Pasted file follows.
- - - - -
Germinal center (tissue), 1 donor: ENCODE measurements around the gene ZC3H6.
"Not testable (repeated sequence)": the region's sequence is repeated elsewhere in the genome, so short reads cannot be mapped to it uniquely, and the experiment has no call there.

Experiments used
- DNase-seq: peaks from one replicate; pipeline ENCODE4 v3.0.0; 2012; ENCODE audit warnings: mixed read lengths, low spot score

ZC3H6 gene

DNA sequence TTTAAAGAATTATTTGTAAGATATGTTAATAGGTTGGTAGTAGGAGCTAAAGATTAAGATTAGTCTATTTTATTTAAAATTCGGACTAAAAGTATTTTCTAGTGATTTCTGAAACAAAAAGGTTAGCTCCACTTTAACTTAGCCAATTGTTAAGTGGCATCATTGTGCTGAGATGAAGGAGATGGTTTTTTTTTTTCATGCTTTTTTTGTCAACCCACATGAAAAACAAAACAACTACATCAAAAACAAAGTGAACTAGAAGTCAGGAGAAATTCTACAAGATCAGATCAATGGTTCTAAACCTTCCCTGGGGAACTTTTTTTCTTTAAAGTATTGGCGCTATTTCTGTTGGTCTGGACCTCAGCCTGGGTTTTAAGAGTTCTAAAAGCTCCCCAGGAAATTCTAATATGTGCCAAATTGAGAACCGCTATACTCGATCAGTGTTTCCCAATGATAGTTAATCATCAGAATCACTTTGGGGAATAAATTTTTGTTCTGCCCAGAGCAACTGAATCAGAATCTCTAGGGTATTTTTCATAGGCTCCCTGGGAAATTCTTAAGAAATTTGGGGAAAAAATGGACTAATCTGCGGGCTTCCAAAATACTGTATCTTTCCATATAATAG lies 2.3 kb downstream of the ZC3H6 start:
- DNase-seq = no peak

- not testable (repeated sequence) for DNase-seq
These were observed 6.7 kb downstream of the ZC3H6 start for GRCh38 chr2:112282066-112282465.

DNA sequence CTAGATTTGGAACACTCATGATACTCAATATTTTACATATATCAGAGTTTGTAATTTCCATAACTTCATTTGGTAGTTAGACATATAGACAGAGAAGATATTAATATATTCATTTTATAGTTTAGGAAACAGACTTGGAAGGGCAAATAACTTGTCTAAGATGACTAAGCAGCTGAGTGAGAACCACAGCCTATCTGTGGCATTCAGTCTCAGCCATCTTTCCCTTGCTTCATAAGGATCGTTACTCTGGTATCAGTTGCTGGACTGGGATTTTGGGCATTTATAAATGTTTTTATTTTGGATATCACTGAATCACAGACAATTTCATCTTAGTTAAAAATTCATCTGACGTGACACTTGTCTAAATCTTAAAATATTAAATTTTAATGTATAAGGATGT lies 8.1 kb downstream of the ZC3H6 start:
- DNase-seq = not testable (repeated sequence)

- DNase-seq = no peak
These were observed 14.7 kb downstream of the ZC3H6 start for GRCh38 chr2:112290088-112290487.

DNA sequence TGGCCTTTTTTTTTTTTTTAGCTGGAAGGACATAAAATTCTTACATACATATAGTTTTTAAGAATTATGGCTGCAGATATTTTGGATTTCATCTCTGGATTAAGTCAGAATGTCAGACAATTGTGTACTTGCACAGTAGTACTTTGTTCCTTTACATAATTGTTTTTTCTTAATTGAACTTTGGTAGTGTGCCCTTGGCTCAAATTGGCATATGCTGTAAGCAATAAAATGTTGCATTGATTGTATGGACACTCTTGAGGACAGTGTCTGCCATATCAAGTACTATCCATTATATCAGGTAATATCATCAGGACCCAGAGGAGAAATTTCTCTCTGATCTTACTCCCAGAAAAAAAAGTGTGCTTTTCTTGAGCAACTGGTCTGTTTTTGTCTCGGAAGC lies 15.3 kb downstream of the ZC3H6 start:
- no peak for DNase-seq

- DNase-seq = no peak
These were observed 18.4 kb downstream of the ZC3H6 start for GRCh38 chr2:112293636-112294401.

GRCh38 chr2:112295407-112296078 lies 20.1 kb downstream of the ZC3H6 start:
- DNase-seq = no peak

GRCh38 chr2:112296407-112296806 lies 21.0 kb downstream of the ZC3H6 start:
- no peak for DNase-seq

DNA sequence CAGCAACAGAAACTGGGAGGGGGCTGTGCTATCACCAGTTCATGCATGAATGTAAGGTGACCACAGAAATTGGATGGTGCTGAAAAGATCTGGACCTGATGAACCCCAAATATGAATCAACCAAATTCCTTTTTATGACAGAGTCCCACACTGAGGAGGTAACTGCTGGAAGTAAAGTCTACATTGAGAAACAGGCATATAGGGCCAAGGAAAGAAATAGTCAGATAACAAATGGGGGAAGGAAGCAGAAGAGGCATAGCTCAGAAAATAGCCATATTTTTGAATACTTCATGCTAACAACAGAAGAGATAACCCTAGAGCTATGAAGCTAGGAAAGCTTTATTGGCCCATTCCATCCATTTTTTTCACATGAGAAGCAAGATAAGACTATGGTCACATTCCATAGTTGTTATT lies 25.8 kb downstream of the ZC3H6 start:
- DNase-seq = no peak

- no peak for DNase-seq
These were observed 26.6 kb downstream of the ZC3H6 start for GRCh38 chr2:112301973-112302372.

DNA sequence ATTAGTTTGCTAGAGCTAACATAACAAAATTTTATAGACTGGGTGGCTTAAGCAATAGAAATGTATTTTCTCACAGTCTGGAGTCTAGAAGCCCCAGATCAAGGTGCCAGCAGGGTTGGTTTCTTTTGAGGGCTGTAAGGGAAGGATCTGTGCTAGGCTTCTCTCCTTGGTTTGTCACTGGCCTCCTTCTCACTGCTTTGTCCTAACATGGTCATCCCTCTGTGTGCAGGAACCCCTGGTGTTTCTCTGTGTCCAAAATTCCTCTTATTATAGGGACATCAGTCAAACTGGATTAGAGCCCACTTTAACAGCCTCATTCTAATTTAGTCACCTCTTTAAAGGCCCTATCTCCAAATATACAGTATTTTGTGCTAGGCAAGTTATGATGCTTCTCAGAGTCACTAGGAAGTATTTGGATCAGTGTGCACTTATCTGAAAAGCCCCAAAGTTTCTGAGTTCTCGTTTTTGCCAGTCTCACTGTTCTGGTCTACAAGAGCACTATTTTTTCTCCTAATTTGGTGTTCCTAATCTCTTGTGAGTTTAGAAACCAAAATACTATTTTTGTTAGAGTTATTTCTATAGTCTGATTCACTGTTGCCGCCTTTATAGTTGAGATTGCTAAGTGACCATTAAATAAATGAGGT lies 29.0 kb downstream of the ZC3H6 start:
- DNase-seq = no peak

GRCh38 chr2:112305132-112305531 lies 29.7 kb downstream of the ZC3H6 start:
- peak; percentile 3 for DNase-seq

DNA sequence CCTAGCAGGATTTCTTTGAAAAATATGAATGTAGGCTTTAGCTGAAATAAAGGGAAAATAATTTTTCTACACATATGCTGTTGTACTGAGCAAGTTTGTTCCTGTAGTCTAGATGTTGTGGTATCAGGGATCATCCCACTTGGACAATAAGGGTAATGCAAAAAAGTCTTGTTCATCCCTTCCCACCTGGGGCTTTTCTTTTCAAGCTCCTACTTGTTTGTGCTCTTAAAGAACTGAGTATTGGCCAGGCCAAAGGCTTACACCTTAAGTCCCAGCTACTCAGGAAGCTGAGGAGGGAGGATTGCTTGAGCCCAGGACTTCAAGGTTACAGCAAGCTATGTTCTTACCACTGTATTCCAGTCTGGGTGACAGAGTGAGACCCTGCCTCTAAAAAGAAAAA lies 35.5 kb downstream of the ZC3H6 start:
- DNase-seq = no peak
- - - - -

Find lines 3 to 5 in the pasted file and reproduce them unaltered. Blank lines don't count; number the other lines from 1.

Experiments used
- DNase-seq: peaks from one replicate; pipeline ENCODE4 v3.0.0; 2012; ENCODE audit warnings: mixed read lengths, low spot score

ZC3H6 gene